Ptolemy I (Ptolemaeus) Soter (‘Saviour’) (c.367–282 BC)
son of Lagus and Arsinoë, served Alexander the Great of Macedon as an experienced general and childhood friend. At Susa in 324 he married Artacama (also called Apame), daughter of the Persian noble Artabazus, whom he later divorced. He later married the Macedonian Eurydice (6 children) and subsequently Berenice I, mother of the dynastic line. After Alexander’s death (323) he hijacked the conqueror’s embalmed corpse and, taking it to Memphis in Egypt, established himself as satrap in place of Cleomenes. In the following year he took Cyrene and in 321 repulsed the invasion of Perdiccas. In the complex struggles of Alexander’s Successors (Diadochi) he was not at first particularly successful. In 295 however he recovered Cyprus, lost in 306 to Demetrius Poliorcetes (‘the Besieger’), and from 291 he increasingly controlled the Aegean League of Islanders. Ptolemy took the title of King (basileus) in 305; this served as the first year of his reign. Responsible for initiating a Greek-speaking administration in Egypt, he consulted Egyptians (the priest Manetho and others), exploiting their local expertise. The cult of Sarapis, in origin the Egyptian Osiris-Apis (see egyptian deities), was probably developed under Soter as a unifying force. There are few papyri from his reign, but hieroglyphic inscriptions from the Delta (especially the ‘Satrap Stele’) present him as a traditional pharaoh. In Upper Egypt he founded Ptolemais Hermiou (mod. El-Mansha) as a second Greek administrative centre. Moving the capital from Memphis (S. of mod. Cairo) to Alexandria, he brought Egypt into the mainstream of the Hellenistic world.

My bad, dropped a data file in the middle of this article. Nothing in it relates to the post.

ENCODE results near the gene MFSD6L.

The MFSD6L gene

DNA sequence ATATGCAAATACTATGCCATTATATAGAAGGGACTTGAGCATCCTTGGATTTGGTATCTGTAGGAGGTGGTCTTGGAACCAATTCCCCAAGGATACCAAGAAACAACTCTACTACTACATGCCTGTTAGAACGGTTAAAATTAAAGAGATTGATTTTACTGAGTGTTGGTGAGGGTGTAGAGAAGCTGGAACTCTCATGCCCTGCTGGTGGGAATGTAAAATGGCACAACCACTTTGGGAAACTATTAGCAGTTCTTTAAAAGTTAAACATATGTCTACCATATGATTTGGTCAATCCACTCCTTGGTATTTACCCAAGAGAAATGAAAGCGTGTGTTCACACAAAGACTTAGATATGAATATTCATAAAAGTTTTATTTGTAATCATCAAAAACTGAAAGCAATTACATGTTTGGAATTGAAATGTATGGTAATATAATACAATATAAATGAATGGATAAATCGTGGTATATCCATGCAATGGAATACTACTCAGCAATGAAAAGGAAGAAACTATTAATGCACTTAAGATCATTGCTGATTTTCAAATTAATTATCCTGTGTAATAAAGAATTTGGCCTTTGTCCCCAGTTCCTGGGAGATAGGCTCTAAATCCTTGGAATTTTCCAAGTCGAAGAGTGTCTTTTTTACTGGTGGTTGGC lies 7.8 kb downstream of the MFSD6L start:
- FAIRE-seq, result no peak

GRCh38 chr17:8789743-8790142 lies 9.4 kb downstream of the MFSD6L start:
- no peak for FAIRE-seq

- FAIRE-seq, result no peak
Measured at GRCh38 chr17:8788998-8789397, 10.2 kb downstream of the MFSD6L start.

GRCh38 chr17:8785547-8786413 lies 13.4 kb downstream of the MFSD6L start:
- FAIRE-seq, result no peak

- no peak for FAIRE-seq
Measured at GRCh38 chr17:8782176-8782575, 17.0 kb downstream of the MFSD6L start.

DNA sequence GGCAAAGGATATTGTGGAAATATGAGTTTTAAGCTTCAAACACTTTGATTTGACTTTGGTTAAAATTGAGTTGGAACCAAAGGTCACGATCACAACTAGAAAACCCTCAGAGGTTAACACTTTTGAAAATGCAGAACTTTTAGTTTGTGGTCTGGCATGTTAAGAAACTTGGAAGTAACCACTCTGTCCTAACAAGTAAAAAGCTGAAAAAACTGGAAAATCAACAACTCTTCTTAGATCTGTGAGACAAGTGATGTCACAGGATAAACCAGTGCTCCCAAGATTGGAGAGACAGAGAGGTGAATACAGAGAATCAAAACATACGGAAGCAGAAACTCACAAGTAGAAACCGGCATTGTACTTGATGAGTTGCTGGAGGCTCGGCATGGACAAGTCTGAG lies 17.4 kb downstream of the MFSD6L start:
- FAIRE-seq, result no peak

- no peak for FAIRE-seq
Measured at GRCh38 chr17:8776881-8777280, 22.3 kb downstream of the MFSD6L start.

Ptolemy I as historian
Ptolemy I wrote a history of the reign of Alexander the Great. Much about it is obscure, notably its title, dimensions and even its date of composition. Apart from a single citation in Strabo our knowledge of it is wholly due to Arrian who selected it, along with Aristobulus, as his principal source. The work was evidently comprehensive, covering the period from at least 335 bc to the death of Alexander, and it provided a wealth of ‘factual’ detail, including most of our information about the terminology and organization of the Macedonian army. The popular theory that Ptolemy based his work upon a court journal rests ultimately on his use of the Ephemerides (royal day-books) for Alexander’s last illness. Rather the narrative, as it is reconstructed from Arrian, suggests that Ptolemy had propagandist aims (not surprisingly, given his skill at publicity). He emphasized his personal contribution to the campaign and tended to suppress or denigrate the achievements of his rivals, both important in an age when service under Alexander was a considerable political asset. There is also a tendency to eulogize Alexander (whose body he kept interred in state) and gloss over darker episodes like the ‘conspiracy’ of the Macedonian general Philotas. The king accordingly appears as a paradigm of generalship, his conquests achieved at minimum cost and maximum profit, and Ptolemy continuously figures in the action. His account is contemporary and valuable; but it is not holy writ and needs to be controlled by other evidence.